The Trump administration’s proposal to change the way the poverty line is annually adjusted for inflation is the policy equivalent of a wolf in sheep’s clothing. Sounds technical and weedy, but a new paper by CBPP’s Aviva Aron-Dine and Matt Broaddus shows just how damaging the change will be for the health coverage and benefits of millions of low- and moderate-income people. (An earlier CBPP report focused on other forms of assistance that would be less accessible under the change.)
Because the change will make the poverty line grow more slowly than it would otherwise, fewer people will be counted as poor and thus, fewer will benefit from government programs whose eligibility or benefits are keyed to the poverty line. Over time, millions will lose health coverage or face benefit reductions.
Importantly, note that none of these people will be better off due to the proposed change. Their actual (nominal) income will grow however it’s going to grow, regardless of the change in the price index. But because the new index will make the poverty threshold grow less quickly, some who would have been counted as poor or near-poor by the current system will no longer be so under the new system.
In other words, the Trump administration is proposing to lower the poverty rate without lifting a finger to help the poor.
In so doing, as Aviva and Matt point out, eligibility and benefits for many health programs would be cut, including:
–A Medicare subsidy that helps “low-income seniors and people with disability afford prescription drugs.”
–Medicaid and CHIP coverage, including maternal/child health and family planning.
–Premium tax credits that help people afford ACA marketplace coverage.
The table below shows how, after being in place for a decade (since its damage builds over time) at least hundreds of thousands of people would lose coverage or benefits from the change. Millions buying coverage in the exchanges would lose receive smaller credits against the cost of their premiums. Relative to today’s cost-sharing levels, “more than 50,000 people who would see their deductibles increase from about $850 to about $3,200.”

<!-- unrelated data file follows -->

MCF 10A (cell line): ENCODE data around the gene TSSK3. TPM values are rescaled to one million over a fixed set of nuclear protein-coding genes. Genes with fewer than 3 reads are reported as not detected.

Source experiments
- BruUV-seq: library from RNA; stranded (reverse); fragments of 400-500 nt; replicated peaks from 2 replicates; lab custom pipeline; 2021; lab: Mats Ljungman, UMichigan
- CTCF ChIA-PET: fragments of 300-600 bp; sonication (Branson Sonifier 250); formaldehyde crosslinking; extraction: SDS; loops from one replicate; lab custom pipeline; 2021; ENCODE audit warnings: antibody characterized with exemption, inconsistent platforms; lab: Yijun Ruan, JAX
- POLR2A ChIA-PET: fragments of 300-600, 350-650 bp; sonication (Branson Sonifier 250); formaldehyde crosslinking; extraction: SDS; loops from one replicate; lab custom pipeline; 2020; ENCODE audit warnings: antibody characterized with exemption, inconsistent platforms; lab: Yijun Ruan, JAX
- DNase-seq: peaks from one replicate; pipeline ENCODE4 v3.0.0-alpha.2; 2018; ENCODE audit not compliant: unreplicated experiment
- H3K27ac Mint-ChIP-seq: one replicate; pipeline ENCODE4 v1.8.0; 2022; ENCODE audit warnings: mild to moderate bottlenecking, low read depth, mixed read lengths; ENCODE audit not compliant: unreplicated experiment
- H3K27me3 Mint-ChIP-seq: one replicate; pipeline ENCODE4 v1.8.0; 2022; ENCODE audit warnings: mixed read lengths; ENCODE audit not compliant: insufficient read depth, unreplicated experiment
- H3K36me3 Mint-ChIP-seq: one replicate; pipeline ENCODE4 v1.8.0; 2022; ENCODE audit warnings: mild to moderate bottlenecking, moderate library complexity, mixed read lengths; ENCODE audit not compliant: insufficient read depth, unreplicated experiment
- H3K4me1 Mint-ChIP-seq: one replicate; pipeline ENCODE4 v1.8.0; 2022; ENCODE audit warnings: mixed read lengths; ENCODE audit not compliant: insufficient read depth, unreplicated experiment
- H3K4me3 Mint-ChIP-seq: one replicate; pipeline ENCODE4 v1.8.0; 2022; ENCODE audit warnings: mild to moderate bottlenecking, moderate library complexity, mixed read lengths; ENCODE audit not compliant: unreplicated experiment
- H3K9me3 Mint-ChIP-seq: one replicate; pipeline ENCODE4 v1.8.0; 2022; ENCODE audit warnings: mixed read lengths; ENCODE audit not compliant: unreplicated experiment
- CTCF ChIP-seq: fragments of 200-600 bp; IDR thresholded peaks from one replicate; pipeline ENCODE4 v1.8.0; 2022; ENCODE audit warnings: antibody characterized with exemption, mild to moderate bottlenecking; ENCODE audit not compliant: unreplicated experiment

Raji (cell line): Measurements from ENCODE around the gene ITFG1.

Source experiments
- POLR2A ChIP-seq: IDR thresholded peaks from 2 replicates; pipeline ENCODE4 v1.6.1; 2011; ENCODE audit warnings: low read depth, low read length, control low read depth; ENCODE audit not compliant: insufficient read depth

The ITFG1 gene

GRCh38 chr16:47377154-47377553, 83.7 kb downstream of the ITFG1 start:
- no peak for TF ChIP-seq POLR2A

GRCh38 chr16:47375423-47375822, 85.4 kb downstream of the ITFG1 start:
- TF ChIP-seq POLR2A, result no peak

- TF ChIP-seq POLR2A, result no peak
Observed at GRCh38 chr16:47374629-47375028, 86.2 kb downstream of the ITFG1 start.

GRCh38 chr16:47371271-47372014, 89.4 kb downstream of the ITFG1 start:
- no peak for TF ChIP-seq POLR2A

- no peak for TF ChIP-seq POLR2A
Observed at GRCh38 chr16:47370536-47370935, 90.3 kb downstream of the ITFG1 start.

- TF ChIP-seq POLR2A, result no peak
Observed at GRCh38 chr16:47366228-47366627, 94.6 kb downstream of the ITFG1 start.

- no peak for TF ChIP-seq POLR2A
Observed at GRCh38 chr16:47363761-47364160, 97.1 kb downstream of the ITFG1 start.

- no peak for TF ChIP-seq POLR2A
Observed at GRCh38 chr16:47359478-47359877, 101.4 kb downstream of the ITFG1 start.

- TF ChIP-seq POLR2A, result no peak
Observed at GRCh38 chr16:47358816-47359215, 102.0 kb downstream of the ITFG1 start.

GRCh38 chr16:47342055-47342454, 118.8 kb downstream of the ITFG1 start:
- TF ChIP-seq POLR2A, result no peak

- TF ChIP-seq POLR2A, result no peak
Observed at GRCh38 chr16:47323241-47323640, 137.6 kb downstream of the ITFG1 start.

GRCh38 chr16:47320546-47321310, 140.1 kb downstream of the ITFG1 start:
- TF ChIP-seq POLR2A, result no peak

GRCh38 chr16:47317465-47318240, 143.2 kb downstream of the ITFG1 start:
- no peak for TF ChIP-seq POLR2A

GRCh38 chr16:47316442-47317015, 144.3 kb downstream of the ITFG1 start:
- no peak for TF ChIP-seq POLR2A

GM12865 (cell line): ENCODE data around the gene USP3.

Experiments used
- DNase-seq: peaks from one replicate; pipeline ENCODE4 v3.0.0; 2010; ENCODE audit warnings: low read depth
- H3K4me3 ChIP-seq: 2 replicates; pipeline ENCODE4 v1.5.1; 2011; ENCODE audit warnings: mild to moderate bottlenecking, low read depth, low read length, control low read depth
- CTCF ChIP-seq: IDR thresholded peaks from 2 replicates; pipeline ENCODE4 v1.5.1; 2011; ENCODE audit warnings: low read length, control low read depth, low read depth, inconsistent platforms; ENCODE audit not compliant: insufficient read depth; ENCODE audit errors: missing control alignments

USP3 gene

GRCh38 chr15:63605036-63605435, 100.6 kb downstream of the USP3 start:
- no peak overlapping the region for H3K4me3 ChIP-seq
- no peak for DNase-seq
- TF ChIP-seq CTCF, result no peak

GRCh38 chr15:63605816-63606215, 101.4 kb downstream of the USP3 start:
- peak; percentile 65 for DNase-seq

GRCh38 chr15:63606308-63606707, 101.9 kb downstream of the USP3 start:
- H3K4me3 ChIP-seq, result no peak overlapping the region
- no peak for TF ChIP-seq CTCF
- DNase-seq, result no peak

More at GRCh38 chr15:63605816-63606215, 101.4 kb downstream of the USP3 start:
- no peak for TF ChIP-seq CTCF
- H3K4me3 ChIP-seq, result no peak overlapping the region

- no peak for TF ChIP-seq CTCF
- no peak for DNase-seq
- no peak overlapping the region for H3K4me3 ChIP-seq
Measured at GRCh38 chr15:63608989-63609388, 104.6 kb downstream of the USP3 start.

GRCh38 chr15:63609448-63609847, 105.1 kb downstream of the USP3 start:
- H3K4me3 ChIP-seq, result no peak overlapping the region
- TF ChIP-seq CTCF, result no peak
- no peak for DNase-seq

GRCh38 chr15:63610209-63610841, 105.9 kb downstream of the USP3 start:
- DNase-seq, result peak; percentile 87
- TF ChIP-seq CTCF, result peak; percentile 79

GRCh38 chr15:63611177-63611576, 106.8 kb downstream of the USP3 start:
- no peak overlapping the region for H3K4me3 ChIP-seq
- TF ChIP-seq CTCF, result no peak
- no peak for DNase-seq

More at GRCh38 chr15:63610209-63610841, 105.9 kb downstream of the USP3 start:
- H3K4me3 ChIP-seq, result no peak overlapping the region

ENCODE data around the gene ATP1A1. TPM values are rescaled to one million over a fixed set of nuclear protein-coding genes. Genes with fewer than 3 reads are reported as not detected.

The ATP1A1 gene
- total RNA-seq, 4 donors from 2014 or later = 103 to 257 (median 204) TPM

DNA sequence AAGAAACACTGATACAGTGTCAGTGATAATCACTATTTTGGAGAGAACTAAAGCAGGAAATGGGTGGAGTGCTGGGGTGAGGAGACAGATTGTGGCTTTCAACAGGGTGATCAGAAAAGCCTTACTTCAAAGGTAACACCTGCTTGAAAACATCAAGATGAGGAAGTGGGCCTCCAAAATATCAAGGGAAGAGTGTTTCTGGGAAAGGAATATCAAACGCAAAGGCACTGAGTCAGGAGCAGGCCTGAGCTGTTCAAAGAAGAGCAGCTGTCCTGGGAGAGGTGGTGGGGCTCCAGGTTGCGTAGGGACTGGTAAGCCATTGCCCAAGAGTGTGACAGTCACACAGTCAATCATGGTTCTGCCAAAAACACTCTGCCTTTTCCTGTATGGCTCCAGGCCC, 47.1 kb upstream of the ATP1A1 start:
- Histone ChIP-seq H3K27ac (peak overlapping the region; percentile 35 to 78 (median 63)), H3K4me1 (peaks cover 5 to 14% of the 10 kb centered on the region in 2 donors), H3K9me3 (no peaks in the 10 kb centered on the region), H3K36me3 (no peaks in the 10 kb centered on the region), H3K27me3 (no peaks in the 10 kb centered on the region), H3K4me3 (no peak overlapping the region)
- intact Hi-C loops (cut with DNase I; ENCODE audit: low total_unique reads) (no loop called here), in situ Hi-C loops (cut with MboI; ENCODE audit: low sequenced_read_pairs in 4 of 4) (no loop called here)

The switch to the slower-growing price index is being pitched as an innocent attempt to make the poverty line more accurate. But the phoniness of that argument is immediately apparent. The official poverty line is already too low and this change makes it even lower. The official threshold is based on an outdated methodology derived in the 1960s, and as such, it hasn’t evolved to incorporate the costs faced by low-income families today, like child care costs or the increase in housing relative to other costs. For these reasons, as Aviva and Matt report, “households just above the poverty line have high rates of material hardship: for example, high uninsured rates and difficulty affording health care, as well as high rates of food insecurity.”
Right now their proposal is in a 45-day comment period. We’re tracking this closely and will keep folks posted on its progress.
For now, just recognize that far from a benign, technical adjustment, this change threatens the economic and health security of millions of vulnerable people. I guess I should be inured to their regulatory (i.e., non-legislative) actions in this space (e.g., work requirements to hassle people off of SNAP or Medicaid rolls), but once again, the Trump administration is laser focused on solving the problem that America’s poor have too much and the rich have too little.